... The irony is unmistakable: Jews who had been city dwellers for generations and arrived in Israel in the 1950s and '60s were sent to rural locales in order to engage in farming and raise sheep, while the Bedouin, who for innumerable generations made a living from sheep grazing and farming, were relocated to urban localities. 

All seven of these ["townships"] are urban localities, despite the fact that the Bedouin who were relocated to them had a nomadic tradition in the more distant past, and a farming tradition in the immediate past.

The government planners did not offer the Bedouin alternative types of communities that are available to the majority in Israel, such as moshavim or villages, which are more similar to their historical experience.   

The above based on, or quoting from: http://www.adva.org/UPLOADED/NegevEnglishFull.pdf "Invisible Citizens - Israel Government Policy Toward the Negev Bedouin"

CONTINUED:

BerrySteph

From: BerrySteph

10/23/19

CONTINUED:

Living in Rehat continues to be dangled like bait to the homeless:

After planning officials distributed demolition warnings or orders on all the homes in the village of al-Sira in September 2006, village residents approached the authorities but found there were no alternatives envisaged for the community. Resident Khalil al-Amour told Human Rights Watch: "They always say ‘maybe'. Maybe you'll get a neighborhood when [the township of] Rahat expands; maybe you can go to the [newly planned] township of Marit which does not even exist yet. We are invisible people to them, so perhaps we can live in invisible houses." All the homes in the village now have demolition orders.  http://www.hrw.org/english/docs/2008/03/31/isrlpa18387.htm

Of course, Rahat is never going to be allowed to expand to take those people:

As Avinoam Meir puts it, the state has maintained the policy of shrinking "to the smallest figure possible the area in which the Bedouin are to live in order to intensify political control over them, and in order to reduce to the minimum the cost of physical and social infrastructure in the areas populated by them" (Meir, 1999: 20). 

In the words of Dr. Amer Al-Huzayyel, former strategic adviser to the Regional Council for Unrecognized Negev Villages, "it is no secret that the purpose of Israeli planning on the national and regional level is the Judaization of the planning space by concentrating the maximum number of Arabs on the minimum amount of land and dispersing the minimum number of Jews over the maximum amount of land" (AlHuzayyel, 2004:1).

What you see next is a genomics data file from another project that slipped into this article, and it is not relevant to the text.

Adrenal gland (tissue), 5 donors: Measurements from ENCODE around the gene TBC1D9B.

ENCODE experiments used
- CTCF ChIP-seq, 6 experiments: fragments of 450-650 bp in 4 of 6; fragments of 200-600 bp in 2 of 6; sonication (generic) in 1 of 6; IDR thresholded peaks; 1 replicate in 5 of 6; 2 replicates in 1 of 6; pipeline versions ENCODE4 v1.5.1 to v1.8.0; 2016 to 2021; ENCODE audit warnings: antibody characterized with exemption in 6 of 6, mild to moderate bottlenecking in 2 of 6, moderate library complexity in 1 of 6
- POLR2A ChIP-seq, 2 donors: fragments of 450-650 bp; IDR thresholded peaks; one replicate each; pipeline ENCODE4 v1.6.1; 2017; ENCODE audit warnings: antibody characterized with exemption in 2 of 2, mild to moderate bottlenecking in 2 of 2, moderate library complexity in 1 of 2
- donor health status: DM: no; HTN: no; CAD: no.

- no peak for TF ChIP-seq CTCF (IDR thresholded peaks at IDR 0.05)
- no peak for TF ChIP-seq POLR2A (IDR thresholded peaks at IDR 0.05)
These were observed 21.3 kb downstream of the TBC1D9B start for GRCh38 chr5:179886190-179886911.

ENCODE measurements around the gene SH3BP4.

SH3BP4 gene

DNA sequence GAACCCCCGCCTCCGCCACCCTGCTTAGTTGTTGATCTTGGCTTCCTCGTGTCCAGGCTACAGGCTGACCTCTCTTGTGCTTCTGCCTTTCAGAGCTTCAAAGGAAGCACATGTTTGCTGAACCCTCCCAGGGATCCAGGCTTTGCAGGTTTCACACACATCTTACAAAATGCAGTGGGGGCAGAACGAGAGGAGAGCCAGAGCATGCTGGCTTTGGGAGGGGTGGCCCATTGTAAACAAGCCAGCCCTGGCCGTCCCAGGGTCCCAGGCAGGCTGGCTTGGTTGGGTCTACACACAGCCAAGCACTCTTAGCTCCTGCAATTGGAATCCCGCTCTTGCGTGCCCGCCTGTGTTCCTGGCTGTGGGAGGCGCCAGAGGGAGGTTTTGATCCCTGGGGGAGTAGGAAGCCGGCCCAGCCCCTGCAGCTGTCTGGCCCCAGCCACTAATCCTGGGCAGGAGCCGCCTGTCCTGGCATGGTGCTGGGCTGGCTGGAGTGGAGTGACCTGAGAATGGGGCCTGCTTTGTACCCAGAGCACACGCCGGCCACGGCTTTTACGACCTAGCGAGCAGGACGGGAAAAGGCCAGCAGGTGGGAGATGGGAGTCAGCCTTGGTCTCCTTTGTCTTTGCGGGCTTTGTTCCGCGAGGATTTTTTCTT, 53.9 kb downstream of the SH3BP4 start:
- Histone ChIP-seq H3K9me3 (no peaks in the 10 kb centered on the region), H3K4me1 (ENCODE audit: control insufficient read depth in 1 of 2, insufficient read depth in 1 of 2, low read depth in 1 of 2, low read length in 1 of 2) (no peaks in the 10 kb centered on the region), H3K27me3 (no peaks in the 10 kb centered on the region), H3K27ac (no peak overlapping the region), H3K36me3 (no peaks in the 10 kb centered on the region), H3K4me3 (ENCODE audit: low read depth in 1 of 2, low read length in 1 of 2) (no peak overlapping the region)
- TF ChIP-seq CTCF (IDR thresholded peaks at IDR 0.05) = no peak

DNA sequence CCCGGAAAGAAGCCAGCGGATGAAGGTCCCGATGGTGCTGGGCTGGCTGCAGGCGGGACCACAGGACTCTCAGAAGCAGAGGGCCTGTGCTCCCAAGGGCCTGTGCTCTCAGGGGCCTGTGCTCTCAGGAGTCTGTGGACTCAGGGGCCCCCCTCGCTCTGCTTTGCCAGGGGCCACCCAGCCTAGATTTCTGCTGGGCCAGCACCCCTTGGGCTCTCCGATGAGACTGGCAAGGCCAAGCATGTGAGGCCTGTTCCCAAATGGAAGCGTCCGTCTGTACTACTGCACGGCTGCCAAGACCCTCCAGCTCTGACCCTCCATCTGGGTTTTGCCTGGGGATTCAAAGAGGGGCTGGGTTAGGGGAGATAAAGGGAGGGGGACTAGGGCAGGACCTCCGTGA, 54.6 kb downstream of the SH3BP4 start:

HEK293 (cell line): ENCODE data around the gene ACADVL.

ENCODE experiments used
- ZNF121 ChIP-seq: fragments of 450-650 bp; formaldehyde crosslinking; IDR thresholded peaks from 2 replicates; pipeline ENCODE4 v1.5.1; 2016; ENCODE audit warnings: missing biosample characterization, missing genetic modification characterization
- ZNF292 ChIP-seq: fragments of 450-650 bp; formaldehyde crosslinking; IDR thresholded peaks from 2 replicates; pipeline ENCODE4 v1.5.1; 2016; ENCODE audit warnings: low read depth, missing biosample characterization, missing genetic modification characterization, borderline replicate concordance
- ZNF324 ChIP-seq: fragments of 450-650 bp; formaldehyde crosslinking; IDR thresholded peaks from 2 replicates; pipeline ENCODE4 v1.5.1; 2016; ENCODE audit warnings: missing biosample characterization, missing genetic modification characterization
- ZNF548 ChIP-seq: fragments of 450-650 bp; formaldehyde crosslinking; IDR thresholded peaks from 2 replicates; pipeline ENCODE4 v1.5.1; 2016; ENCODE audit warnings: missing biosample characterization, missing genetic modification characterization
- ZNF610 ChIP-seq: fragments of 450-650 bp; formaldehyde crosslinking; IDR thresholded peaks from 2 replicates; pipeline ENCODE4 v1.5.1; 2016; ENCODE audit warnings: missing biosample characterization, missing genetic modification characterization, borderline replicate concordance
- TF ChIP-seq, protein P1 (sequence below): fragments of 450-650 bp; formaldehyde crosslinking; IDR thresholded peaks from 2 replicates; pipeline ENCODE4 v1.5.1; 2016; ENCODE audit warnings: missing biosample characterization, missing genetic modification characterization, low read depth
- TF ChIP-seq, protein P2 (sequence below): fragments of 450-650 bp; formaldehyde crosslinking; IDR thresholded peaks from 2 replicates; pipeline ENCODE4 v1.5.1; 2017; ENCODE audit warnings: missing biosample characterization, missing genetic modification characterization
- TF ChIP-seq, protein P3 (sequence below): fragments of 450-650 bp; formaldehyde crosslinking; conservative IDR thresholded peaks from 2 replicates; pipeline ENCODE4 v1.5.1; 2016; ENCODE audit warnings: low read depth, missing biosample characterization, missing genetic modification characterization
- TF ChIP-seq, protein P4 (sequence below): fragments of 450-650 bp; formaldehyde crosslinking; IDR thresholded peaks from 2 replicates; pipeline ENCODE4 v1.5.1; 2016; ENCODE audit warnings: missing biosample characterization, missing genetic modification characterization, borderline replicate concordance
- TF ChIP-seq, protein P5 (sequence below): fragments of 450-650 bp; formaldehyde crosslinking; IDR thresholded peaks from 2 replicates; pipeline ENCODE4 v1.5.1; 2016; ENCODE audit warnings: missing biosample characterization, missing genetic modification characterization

How about water for the "full Israeli citizens with full citizenship rights"?

Compare Ofakim (pop 22,200) with Rehat (pop 25,900) in 1997 - 1,532 cubic Metres/annum vs 881 cubic metres. So Ofakim residents gets 189 litres/day for domestic consumption while Rehat get 93 litres/day.

For agricultural consumption Ofakim gets 4.4 times more per capita along with plenty for industry.

Rehat has no allocation at all for industrial consumption. Figures from the Water Commission, cited in Zenobar, The Arab and Bedouin Villages in the Negev - Analysis of Agricultural Development Possibilities, May 1999: Table 1, p. 16. Population figures from: CBS, Local Authorities in Israel

bml00

From: bml00

10/23/19

The poster is using information which is 2 decades old  when that was written in 1999 i was 52 I am now 72 (sadly) the entire picture of Israel has changed we are in the midst of an economic boom i have added to my post by saying that I have had reasons to go to Rehat very recently , it is OK , for the people it is 101% better than living under plastic sheeting with a hole in the ground for a toilet .

BM

PS https://en.wikipedia.org/wiki/Rahat

Rahat (Arabic: ???‎, Hebrew: ?????) is a predominantly Bedouin city in the Southern District of Israel. In 2018 it had a population of 69,032.[1] As such, it is the largest Bedouin city in the world, and the only one in Israel to have city status.

Rahat is one of seven Bedouin townships in the Negev desert with approved plans and developed infrastructure (the other six are Hura, Tel as-Sabi (Tel Sheva), Ar'arat an-Naqab (Ar'ara BaNegev), Lakiya, Kuseife (Kseife) and Shaqib al-Salam (Segev Shalom).[2]

Urban development[

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  • Edited October 24, 2019 1:55 am  by  bml00